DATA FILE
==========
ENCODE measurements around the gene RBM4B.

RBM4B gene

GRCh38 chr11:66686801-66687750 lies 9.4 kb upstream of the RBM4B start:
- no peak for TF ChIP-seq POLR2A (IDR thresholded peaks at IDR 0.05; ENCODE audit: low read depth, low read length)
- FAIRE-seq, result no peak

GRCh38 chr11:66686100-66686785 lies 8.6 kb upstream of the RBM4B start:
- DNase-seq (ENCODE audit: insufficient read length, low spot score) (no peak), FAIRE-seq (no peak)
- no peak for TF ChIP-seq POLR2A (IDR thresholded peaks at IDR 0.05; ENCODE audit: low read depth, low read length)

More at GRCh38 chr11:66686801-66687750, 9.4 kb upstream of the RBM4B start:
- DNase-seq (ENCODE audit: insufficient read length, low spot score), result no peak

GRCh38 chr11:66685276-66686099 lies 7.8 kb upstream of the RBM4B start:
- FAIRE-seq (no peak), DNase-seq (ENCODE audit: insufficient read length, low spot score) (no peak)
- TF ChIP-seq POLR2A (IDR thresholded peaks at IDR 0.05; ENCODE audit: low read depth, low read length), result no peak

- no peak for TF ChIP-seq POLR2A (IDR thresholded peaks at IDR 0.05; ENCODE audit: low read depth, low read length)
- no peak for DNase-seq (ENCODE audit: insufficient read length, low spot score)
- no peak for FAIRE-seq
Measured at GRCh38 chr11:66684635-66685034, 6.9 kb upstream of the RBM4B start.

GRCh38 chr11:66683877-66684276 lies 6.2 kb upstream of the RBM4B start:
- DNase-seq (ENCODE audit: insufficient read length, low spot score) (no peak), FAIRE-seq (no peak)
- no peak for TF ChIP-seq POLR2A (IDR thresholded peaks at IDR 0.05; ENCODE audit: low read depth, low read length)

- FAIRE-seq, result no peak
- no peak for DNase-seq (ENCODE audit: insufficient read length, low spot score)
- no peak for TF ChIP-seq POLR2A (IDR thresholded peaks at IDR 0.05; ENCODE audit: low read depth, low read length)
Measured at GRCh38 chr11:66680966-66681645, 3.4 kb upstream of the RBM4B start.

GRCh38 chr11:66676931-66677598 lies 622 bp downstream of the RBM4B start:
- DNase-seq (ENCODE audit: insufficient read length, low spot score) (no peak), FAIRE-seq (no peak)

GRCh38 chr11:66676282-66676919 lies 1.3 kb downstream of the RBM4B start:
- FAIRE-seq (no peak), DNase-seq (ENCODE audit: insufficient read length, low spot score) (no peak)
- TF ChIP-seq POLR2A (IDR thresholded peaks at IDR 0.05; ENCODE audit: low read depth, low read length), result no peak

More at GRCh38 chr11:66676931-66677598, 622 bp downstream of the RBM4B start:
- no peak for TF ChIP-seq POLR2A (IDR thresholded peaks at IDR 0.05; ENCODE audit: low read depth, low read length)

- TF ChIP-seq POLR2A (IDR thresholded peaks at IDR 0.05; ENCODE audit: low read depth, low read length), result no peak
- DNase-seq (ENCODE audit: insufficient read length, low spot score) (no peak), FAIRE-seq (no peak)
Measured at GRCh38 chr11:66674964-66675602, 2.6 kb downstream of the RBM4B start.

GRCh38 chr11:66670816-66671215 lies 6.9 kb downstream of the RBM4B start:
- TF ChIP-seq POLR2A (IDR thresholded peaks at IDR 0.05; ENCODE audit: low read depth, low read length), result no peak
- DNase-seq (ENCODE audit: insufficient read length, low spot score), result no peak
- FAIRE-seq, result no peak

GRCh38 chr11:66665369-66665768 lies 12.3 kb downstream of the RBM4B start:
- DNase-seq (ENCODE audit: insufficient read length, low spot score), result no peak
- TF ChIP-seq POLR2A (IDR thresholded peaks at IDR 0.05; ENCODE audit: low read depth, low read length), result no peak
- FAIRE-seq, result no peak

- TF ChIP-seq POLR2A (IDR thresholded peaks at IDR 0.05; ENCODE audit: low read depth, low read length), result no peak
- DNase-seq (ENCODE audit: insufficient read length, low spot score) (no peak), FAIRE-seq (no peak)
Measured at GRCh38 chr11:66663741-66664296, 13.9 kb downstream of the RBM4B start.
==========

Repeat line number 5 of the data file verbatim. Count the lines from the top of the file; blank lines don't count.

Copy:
- FAIRE-seq, result no peak